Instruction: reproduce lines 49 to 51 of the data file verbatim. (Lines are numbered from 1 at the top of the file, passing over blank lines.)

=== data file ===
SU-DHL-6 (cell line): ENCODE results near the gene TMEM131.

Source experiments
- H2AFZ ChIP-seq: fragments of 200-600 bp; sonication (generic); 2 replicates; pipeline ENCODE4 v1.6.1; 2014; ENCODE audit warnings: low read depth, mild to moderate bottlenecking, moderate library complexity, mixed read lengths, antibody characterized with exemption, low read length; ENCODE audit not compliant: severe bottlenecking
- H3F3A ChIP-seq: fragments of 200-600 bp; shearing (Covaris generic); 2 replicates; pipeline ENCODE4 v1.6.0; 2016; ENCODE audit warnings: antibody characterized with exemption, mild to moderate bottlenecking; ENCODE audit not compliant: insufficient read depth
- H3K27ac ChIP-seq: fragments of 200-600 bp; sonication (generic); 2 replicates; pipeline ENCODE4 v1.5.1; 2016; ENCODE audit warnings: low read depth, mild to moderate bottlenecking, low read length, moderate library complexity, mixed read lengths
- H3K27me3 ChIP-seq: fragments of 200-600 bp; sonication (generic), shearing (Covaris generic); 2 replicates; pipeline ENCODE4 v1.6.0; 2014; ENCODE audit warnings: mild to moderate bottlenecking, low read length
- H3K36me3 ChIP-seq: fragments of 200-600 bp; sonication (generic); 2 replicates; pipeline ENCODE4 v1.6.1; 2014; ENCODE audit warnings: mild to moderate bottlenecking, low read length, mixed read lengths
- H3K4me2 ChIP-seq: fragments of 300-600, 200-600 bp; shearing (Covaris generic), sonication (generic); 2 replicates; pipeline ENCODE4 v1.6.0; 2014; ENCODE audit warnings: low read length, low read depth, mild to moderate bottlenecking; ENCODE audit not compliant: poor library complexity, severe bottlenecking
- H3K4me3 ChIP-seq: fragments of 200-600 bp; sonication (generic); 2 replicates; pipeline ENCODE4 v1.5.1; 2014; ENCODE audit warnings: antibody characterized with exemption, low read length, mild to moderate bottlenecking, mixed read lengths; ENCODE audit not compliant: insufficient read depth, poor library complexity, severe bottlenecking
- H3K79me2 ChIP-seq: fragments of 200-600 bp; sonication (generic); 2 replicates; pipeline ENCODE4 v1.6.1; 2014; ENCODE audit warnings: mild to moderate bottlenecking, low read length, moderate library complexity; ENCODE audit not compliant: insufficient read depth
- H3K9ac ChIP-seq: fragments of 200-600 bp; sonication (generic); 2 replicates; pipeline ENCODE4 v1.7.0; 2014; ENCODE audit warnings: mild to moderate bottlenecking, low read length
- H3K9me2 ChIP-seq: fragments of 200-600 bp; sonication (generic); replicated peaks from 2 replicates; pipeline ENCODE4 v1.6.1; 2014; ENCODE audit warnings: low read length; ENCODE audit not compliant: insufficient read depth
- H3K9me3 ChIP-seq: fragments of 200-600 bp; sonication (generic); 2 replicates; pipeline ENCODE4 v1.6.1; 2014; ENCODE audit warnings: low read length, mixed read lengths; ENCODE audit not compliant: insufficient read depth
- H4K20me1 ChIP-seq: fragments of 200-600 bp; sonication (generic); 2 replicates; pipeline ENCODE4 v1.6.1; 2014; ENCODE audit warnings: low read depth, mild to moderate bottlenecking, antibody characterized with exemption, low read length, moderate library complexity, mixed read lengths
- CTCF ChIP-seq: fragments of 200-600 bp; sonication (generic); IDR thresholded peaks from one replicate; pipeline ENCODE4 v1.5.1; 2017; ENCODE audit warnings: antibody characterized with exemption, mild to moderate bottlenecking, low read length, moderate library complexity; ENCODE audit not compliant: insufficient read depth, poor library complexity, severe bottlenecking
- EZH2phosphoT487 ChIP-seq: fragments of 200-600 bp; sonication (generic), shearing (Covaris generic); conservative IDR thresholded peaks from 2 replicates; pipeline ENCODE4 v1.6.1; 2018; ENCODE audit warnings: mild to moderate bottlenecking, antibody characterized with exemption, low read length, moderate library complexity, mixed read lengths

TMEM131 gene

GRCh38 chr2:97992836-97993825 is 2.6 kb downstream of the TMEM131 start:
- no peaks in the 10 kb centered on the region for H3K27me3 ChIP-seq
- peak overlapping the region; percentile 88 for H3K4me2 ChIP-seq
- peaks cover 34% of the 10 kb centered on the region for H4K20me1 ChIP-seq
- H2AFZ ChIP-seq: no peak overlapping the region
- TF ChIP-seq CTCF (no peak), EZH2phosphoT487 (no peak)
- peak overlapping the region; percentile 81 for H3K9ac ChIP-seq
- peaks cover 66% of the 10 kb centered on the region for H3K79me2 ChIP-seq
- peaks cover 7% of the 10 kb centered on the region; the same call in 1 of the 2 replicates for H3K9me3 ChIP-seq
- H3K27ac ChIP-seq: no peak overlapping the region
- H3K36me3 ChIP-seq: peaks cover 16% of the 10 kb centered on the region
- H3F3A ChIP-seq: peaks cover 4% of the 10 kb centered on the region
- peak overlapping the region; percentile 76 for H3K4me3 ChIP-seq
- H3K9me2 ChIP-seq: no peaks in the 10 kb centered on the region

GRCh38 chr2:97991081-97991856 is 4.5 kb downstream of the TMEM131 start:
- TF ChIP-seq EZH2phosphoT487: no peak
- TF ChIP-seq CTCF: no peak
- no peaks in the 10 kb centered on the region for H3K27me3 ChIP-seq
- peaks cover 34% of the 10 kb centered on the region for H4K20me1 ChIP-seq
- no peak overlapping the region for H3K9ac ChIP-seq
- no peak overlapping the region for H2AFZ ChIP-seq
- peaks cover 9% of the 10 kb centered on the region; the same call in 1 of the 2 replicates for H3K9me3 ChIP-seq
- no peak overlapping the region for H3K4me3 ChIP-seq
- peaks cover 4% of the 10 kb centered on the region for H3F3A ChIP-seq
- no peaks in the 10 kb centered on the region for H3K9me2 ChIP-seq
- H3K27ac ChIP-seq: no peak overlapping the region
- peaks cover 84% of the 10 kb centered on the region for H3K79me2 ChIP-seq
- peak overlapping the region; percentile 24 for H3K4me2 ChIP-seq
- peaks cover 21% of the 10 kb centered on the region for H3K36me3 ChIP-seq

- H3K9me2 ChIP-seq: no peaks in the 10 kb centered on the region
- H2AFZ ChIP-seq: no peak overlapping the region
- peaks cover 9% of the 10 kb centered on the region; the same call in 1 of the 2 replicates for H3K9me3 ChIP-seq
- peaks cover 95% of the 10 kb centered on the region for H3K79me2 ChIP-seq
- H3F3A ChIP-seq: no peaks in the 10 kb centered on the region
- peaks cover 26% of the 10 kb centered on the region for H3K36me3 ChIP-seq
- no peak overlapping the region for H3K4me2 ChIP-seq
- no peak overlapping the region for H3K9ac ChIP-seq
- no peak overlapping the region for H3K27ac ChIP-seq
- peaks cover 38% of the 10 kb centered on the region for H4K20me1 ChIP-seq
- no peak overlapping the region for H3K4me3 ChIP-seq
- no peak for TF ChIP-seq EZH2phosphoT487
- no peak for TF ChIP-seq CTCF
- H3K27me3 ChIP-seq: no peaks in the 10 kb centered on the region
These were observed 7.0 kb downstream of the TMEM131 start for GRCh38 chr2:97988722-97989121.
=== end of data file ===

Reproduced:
- peaks cover 9% of the 10 kb centered on the region; the same call in 1 of the 2 replicates for H3K9me3 ChIP-seq
- peaks cover 95% of the 10 kb centered on the region for H3K79me2 ChIP-seq
- H3F3A ChIP-seq: no peaks in the 10 kb centered on the region